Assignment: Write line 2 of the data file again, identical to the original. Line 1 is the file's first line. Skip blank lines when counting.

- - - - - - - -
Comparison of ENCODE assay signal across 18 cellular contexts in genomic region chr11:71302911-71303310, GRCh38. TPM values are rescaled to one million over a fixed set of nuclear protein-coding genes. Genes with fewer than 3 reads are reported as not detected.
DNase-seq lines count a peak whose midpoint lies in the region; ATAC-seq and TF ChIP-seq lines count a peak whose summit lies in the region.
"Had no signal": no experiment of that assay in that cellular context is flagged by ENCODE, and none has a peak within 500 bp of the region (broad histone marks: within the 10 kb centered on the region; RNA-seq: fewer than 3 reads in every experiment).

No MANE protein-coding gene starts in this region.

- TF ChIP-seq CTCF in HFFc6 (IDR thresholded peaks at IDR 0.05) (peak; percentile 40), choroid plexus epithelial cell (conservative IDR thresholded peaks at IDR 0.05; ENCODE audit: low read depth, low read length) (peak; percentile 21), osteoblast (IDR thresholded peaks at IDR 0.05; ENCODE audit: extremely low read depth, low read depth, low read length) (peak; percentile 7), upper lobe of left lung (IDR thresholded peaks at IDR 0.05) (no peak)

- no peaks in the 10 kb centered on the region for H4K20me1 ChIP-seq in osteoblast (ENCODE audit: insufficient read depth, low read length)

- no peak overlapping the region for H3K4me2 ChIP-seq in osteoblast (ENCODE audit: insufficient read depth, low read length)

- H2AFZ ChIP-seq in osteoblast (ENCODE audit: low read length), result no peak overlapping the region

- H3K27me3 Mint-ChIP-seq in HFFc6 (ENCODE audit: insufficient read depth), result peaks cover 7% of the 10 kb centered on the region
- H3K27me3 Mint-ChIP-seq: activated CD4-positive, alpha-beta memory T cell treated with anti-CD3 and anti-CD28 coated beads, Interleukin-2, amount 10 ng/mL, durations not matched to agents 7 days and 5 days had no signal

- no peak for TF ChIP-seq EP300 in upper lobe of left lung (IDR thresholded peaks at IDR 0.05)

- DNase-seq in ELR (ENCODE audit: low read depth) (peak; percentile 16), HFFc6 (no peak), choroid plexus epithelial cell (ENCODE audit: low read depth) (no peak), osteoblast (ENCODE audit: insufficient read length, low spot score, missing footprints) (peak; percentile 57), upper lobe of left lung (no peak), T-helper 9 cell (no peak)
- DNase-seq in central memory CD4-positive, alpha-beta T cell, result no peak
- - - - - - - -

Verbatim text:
DNase-seq lines count a peak whose midpoint lies in the region; ATAC-seq and TF ChIP-seq lines count a peak whose summit lies in the region.